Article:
), baseline quantitative glycemic traits did (26
). LOC387761 rs7480010 and IGF2BP2
rs1470579 SNPs have dramatically different allele frequencies in white and black populations (), which may allow genotype-phenotype associations to be confounded by genotype-ethnicity associations. Further studies, powered for stratified analyses of minority populations and adjusted for possible population substructure with the use of ancestry informative markers, will be required for investigators to fully understand the role genetic variants at these two loci play in individual ethnic groups. With regard to LOC387761, given the failure of other groups to replicate the association of this locus with type 2 diabetes (3
) and the disappearance of statistical significance in our results once ethnicity is taken into consideration, the role of this locus in disease pathogenesis remains unclear.
We identified significant differences in insulin secretion by genotype at HHEX
at baseline and 1-year follow-up; however, adjusting the results for BMI abolished the effect, emphasizing the role BMI plays in modulating the impact of this genetic variant. Other investigators have also identified differences in insulin secretion by genotype at HHEX
, including 1
) Pascoe et al. (12
), who found a significant decrease in 30-min insulin response in subjects with the HHEX
risk variant; 2
) Grarup et al. (13
), who found that the risk variant of HHEX
was associated with a decreased acute insulin response after OGTT or tolbutamide challenge; and 3
) Staiger et al. (14
), who showed that the risk variant of HHEX
was associated with decreased insulin secretion after OGTT or intravenous glucose challenge.
We did not replicate the associations of several other diabetes-related variants with insulin secretion documented by others (6
). We may have been underpowered to replicate these previous findings because of a smaller effect of these genes on insulin secretion and sensitivity when compared with those identified by the original GWAS investigations. An alternative explanation is that in these participants at high risk for diabetes, pathological changes had already taken place that obscured the effect of single genetic variants on these physiological parameters.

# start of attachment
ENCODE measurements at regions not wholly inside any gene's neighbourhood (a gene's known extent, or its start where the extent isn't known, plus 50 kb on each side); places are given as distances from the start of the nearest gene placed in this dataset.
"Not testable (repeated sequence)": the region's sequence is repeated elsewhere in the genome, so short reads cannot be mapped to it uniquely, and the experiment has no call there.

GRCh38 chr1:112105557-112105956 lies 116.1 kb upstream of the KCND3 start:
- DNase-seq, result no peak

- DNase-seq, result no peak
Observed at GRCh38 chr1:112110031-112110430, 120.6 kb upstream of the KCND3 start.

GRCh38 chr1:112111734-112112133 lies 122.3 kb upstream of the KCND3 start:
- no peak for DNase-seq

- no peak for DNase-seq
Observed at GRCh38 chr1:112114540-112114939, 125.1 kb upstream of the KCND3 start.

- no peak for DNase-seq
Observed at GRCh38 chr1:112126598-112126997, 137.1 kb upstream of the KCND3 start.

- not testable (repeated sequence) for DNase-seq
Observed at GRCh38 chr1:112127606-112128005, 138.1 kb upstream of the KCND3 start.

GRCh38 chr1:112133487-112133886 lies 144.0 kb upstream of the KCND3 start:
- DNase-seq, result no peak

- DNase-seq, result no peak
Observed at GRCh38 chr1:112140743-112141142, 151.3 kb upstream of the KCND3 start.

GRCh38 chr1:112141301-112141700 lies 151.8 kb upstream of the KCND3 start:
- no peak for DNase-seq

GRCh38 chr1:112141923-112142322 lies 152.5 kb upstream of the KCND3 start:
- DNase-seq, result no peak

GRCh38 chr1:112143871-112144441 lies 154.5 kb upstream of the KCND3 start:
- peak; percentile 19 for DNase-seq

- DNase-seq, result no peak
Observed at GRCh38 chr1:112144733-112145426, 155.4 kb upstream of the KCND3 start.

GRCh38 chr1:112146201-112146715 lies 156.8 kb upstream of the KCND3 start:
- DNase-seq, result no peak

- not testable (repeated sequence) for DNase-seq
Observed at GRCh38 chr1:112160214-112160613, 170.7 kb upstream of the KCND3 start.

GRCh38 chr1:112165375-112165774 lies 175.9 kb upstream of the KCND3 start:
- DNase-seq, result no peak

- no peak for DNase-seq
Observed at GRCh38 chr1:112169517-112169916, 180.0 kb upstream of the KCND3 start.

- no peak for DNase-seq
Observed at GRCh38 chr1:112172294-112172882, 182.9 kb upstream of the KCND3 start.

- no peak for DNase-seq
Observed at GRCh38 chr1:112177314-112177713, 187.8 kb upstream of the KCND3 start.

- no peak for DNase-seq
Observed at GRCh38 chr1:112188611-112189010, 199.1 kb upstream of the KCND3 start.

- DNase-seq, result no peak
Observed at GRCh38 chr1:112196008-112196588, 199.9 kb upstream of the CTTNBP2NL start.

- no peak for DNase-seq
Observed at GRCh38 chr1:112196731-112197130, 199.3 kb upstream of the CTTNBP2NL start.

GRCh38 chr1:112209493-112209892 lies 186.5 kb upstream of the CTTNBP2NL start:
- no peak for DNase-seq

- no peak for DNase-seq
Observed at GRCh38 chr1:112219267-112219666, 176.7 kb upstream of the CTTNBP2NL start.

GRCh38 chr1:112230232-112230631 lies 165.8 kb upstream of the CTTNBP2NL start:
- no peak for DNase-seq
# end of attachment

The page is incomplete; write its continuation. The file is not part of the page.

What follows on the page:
We identified a single genomic region with a possible genotype-intervention interaction. The previously reported impairment in β-cell function in carriers of the high-risk genotype at CDKN2A/B rs10811661 when compared with the alternative genotypes was augmented by treatments that improved insulin sensitivity: subjects with the low-risk genotype at CDKN2A/B improved β-cell function to a greater extent than those with the high-risk genotype after treatment with troglitazone and possibly lifestyle modification for 1 year, suggesting that they may have benefited more from these interventions. This interaction was identified in both crude and ethnically adjusted analysis. More scientific investigation on the biological consequences of genotypic variation at CDKN2A/B will be required to determine why subjects with the high-risk genotype, who had decreased insulin secretion, benefited less from metformin or lifestyle modification than low-risk genotype subjects. Although this is one of the first reports of a potential pharmacogenetic interaction with one of the newly identified type 2 diabetes gene regions, this finding is limited by the modest nominal P values obtained here, the multiple tests performed, and the unclear mechanism of action. Independent confirmation of these complex gene-environment interactions is needed.
In summary, although we were unable to replicate the findings of the original GWAS scans in our smaller, prediabetic population, our quantitative trait analysis confirms differences in insulin secretion by genotype at HHEX and CDKN2A/B. This study also emphasizes the important role ancestry may play at the diabetes-associated SNPs in LOC387761 and IGF2BP2, which have dramatically different allele frequencies in populations of European and African ancestry. Finally, we have identified a potential genotype-intervention interaction at CDKN2A/B; however, this hypothesis-generating finding needs to be confirmed by additional studies. Further studies are required to better understand the differences in insulin dynamics that result from variants at these and the other diabetes-associated genes identified to date.